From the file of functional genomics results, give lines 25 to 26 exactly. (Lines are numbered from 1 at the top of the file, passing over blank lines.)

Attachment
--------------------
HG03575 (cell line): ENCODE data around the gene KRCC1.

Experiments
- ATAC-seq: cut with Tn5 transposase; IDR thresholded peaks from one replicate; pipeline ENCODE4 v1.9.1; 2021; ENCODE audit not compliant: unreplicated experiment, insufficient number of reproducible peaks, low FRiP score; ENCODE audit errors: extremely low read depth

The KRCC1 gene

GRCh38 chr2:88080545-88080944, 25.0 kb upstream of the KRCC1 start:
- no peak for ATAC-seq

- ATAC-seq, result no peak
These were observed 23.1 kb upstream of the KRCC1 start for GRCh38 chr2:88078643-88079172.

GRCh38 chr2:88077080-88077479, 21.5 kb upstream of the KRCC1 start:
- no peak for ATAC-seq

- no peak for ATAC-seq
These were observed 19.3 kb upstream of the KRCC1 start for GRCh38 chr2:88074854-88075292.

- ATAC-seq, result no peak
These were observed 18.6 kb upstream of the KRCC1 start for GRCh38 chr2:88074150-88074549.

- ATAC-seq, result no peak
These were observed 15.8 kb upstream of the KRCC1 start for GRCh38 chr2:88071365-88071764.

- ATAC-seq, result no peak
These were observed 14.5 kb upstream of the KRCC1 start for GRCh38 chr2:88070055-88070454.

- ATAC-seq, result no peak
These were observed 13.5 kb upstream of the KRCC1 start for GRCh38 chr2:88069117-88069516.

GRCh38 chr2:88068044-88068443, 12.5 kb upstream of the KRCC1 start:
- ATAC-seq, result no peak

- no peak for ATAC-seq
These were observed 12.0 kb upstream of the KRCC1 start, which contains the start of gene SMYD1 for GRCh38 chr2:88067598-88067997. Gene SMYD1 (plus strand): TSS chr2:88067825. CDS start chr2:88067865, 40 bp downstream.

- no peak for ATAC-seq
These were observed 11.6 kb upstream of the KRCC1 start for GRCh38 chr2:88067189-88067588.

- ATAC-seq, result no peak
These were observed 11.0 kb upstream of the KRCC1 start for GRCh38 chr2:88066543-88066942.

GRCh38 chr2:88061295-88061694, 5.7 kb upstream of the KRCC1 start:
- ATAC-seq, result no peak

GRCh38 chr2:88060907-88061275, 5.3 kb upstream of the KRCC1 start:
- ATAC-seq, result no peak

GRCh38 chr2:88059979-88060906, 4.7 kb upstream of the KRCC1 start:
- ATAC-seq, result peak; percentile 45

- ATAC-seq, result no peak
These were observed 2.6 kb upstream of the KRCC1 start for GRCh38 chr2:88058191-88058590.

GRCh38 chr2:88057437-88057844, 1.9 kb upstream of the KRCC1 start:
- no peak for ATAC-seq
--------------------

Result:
- no peak for ATAC-seq
These were observed 11.6 kb upstream of the KRCC1 start for GRCh38 chr2:88067189-88067588.